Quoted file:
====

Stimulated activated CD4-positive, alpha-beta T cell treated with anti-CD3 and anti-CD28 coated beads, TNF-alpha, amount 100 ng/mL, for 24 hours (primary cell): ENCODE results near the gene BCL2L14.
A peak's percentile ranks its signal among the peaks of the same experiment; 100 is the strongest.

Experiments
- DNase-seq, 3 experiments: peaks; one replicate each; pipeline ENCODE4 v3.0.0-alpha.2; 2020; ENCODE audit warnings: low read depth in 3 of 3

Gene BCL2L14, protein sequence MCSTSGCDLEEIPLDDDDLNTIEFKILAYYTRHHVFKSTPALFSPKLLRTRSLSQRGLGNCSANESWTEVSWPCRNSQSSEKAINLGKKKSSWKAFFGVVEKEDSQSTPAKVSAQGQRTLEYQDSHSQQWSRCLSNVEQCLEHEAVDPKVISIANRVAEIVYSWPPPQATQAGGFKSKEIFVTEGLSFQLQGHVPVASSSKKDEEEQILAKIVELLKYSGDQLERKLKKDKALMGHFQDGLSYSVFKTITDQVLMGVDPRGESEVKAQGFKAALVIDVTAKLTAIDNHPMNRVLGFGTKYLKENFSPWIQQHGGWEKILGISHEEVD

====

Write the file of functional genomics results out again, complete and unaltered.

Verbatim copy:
Stimulated activated CD4-positive, alpha-beta T cell treated with anti-CD3 and anti-CD28 coated beads, TNF-alpha, amount 100 ng/mL, for 24 hours (primary cell): ENCODE results near the gene BCL2L14.
A peak's percentile ranks its signal among the peaks of the same experiment; 100 is the strongest.

Experiments
- DNase-seq, 3 experiments: peaks; one replicate each; pipeline ENCODE4 v3.0.0-alpha.2; 2020; ENCODE audit warnings: low read depth in 3 of 3

Gene BCL2L14, protein sequence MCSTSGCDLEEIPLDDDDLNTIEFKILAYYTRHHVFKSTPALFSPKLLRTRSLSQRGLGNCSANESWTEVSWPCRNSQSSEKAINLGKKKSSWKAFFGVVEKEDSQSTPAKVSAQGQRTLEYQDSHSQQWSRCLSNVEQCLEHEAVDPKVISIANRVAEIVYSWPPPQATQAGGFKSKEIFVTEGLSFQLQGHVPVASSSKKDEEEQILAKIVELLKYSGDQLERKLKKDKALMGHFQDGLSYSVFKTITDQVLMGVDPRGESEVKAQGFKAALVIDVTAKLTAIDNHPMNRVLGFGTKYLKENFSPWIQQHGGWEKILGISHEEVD